I recently talked to former Penn State football player Adam Taliaferro, who famously recovered from a paralyzing spinal cord injury suffered during a game, and now works for Philadelphia’s Duane Morris, about his new post on Penn State’s Board of Trustees.
You were recently elected to the Penn State Board of Trustees. How’s that going?
Good. I was up in State College last week for some trustee orientation. I’ve met with some administrators, got caught up … We have our first official meeting in July.
How do you view your role on the board?
Our main objective is to be a voice for the alumni. I’m going to try and stick with the alumni. They want to be informed. Over the next week or two, I will get my committee appointment. We’re each assigned to different committees. They have outreach, student life, academic affairs and a few others. They’re introducing new committees in the next week or two.
Many alumni are upset that Joe Paterno was fired. If you were on the board, would you have fired him?
Absolutely not. I would not have fired him on the basis that they got rid of him. I think he deserved an opportunity to come in, and he deserved more than a phone call. You hate to see anybody or anyone at Penn State or Coach Paterno go through anything like this. Coach Paterno was like family to me. For him to have to go through all this in his last days was something that I hated to see.
Former President Graham Spanier’s emails—apparently part of the internal Penn State investigation—reveal that he called not reporting an alleged incident of sexual assault “humane.” Why were the emails leaked to NBC News?
Certainly with anything that’s confidential, you never want to see leaks. For me, personally, I don’t know how that leak occurred. But time will tell all. We will know a lot more over the next couple of months. Everything I’ve heard has been second hand or the media reporting. I’m the type of person where I want to see it firsthand. I want to see it myself and read it myself. There’s been an issue with people speculating. With Graham, with Coach Paterno, I’m not that type of person.
You work for Duane Morris, a Philadelphia law firm that provides general counsel for Penn State. Could that be a conflict of interest?
There’s no conflict of interest. I evaluated that part before I ran. I also spoke to the board of trustees members. I wouldn’t have run if there was a conflict. I will only have to abstain when there’s a vote to hire my firm to do legal work.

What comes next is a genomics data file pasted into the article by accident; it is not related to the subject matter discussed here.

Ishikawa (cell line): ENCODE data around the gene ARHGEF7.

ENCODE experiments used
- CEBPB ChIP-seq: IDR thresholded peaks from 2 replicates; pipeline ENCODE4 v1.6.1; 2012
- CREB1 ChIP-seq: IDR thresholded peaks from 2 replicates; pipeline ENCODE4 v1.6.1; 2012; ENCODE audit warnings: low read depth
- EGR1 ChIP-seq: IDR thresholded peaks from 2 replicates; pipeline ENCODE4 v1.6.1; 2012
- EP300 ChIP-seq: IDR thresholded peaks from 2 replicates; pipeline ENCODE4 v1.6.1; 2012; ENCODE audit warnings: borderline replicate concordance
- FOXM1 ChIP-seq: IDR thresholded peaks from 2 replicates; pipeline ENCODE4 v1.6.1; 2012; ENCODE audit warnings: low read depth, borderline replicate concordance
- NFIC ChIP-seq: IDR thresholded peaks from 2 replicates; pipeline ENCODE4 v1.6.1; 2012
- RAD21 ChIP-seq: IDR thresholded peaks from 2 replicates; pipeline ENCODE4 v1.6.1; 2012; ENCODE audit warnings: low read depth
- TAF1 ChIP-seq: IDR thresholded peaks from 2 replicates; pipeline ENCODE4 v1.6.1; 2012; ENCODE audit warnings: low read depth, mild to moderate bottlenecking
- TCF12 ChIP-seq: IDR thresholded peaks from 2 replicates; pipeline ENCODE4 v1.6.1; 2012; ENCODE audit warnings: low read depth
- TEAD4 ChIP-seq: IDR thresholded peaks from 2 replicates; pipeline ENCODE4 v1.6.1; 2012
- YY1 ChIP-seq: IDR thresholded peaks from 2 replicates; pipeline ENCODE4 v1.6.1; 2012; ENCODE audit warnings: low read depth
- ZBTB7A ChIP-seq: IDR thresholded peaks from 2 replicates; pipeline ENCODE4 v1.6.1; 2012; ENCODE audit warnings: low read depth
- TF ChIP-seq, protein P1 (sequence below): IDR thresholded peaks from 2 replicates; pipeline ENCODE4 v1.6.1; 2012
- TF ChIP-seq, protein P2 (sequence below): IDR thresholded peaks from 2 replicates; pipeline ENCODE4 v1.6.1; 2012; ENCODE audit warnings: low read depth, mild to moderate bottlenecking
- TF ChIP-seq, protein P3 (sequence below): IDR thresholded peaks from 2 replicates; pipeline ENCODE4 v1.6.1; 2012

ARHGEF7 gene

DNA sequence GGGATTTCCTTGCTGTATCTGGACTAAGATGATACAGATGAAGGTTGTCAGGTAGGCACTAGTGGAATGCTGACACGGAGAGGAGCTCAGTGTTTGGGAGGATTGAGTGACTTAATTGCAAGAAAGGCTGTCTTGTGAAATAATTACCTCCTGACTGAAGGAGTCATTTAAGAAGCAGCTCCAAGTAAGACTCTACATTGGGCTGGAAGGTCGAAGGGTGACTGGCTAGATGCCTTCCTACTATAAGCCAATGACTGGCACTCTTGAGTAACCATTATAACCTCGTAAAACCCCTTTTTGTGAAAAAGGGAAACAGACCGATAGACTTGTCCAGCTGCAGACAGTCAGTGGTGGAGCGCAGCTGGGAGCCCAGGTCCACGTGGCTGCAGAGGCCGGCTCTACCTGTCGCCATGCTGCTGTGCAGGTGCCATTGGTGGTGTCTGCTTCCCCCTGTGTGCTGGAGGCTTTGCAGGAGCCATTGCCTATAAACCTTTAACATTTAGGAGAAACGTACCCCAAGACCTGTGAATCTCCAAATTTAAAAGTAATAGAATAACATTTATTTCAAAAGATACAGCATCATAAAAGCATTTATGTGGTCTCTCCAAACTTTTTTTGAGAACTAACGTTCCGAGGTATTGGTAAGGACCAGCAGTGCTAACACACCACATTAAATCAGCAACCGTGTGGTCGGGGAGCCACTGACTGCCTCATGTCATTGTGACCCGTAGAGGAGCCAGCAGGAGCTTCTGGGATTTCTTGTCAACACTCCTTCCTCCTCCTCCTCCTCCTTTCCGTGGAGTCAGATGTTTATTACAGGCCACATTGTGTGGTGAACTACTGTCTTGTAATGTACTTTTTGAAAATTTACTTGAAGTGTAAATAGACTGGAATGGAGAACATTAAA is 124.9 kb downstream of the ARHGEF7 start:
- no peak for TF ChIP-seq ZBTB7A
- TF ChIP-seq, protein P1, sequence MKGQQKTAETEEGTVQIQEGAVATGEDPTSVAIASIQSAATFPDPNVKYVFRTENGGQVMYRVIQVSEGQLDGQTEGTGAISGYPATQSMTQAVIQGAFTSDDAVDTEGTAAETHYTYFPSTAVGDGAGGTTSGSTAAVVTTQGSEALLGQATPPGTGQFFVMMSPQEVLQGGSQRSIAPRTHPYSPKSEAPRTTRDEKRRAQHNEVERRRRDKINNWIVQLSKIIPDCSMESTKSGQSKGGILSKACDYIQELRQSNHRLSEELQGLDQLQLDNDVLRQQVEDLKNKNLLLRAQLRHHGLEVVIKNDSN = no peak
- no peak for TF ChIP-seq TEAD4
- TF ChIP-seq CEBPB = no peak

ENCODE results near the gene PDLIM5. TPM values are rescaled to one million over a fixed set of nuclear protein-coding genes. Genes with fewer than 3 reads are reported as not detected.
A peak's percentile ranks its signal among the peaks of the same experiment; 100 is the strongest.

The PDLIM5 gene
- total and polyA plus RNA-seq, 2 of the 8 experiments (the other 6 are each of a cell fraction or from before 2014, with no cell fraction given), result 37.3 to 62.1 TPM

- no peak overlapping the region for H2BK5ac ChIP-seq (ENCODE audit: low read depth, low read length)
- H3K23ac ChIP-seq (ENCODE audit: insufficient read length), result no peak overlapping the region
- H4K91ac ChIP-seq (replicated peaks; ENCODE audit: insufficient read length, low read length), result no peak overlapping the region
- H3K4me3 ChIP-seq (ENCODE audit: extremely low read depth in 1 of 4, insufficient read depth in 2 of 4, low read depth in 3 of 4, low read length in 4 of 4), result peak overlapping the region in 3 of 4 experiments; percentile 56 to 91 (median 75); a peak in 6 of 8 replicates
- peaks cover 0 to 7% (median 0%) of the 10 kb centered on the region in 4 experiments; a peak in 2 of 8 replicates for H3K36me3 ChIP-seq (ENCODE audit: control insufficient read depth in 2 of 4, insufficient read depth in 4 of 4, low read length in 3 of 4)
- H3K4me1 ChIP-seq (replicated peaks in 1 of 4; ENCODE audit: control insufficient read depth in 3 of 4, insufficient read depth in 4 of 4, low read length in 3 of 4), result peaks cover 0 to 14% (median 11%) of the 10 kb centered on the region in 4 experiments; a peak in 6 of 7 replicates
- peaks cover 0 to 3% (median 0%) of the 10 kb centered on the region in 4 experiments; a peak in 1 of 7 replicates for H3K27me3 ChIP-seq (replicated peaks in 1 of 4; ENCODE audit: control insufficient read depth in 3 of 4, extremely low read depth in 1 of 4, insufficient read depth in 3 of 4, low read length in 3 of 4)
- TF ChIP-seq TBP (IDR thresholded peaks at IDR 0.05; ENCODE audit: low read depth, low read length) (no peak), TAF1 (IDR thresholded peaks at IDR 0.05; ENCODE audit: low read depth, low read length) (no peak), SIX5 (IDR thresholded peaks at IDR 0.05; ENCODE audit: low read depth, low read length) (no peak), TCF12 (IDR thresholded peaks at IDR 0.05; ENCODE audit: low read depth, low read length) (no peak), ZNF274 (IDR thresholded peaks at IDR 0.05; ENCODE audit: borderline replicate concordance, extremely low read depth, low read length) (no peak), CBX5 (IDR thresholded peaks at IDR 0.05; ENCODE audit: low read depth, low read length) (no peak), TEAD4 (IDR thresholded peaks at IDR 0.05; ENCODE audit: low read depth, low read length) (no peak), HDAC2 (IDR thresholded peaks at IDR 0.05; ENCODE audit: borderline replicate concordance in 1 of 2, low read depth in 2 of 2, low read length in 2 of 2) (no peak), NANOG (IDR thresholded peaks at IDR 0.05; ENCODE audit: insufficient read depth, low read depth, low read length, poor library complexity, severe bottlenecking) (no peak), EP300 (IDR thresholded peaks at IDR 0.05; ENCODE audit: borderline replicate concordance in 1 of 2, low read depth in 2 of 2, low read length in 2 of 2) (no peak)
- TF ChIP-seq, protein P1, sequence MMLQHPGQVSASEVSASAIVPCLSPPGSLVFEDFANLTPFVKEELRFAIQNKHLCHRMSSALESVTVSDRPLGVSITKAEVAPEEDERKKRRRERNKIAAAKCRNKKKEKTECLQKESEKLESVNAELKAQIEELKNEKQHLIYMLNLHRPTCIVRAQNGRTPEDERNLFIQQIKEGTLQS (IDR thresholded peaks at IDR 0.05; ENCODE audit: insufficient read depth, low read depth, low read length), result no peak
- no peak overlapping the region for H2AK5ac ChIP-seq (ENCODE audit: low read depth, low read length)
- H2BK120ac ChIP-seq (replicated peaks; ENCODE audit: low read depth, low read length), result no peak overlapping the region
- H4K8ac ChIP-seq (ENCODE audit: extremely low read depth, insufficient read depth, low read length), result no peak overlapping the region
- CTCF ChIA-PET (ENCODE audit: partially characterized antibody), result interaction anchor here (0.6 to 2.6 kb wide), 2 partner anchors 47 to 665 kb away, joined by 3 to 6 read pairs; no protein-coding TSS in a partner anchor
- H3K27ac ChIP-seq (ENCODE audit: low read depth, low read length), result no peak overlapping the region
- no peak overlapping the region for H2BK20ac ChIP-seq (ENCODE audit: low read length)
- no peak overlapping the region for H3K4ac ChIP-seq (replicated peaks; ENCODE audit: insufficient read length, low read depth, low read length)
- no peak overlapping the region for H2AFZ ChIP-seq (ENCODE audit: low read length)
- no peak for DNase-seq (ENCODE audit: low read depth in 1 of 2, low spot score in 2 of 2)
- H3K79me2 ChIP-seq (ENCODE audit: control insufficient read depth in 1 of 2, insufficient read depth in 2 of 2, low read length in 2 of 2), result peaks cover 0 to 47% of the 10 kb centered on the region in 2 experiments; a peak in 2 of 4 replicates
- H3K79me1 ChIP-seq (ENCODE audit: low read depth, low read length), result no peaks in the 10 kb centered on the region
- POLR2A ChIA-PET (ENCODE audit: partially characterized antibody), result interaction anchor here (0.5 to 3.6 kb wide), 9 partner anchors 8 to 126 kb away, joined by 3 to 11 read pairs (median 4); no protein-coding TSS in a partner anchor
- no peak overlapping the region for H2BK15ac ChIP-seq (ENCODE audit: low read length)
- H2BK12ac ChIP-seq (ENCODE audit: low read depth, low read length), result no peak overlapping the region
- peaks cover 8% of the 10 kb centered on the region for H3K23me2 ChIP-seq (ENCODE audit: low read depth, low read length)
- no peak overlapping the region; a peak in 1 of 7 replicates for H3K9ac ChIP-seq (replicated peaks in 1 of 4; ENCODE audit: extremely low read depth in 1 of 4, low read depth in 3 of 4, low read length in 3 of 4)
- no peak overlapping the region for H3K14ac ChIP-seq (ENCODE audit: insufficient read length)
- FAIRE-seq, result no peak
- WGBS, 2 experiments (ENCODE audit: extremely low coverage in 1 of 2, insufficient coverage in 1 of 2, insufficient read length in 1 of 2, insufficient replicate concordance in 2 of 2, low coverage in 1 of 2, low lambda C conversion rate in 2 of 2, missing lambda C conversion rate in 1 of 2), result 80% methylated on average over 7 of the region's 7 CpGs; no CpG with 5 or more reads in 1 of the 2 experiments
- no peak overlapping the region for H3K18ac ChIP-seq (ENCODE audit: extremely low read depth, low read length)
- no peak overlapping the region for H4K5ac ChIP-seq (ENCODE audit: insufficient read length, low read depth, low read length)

Keith Masser, vice chairman of the board, told reporters he thought there was a “cover-up” of the alleged allegations against Sandusky. Do you agree? [Editor’s note: Since this interview, Masser has apologized for his comments.]
Since the beginning of this case, our spokesperson, Karen Peetz, said we’re going to withhold comment until the trial is gone and until the [Louis] Freeh investigation is done. I think as board members, we should respect that. The communications are to go through our chairwoman. She is really supposed to be the only one who is speaking. At our first meeting, that’s one of the things we need to talk about. How do we want to communicate?
So how do you want to communicate?
If it comes out that there was a cultural problem at Penn State, all we can do is train our people and make our people aware of these situations so that they don’t happen again. I’m in contact daily with other board members through email, getting information on different articles, and I speak several times per week on the phone with other members.
Some of the alleged victims’ testimony last week was horrifying. Do you want to comment on the trial?
It’s tough to hear any of that. I haven’t been reading every testimony. I really have just tried to keep an even keel on it. For me, it’s my training to let the process play itself out. When the jury rules on the case, when the Freeh investigation comes out—that’s when I can make an informed opinion.
When you recovered from your spinal injury, you worked out in the Penn State locker room. Arguably, you and Sandusky represent the best and worst, respectively, of Paterno’s legacy. What do you think when you look back on those workouts?
It’s tough. When I think of Jerry, I just thought of him as a coach. He retired by the time I got there. But it’s, it’s tough. Looking back on it, it’s hard for me to say. I haven’t thought about it. He was just Jerry. He was like anyone else in the gym.